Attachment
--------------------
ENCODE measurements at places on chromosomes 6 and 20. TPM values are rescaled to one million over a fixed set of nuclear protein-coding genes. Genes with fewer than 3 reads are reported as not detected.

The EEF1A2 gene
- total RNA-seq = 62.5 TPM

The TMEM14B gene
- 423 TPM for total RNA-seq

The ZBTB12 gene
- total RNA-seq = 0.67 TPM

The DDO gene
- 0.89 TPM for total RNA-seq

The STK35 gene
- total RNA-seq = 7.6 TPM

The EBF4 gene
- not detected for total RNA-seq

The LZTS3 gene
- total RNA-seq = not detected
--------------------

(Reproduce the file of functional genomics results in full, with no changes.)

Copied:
ENCODE measurements at places on chromosomes 6 and 20. TPM values are rescaled to one million over a fixed set of nuclear protein-coding genes. Genes with fewer than 3 reads are reported as not detected.

The EEF1A2 gene
- total RNA-seq = 62.5 TPM

The TMEM14B gene
- 423 TPM for total RNA-seq

The ZBTB12 gene
- total RNA-seq = 0.67 TPM

The DDO gene
- 0.89 TPM for total RNA-seq

The STK35 gene
- total RNA-seq = 7.6 TPM

The EBF4 gene
- not detected for total RNA-seq

The LZTS3 gene
- total RNA-seq = not detected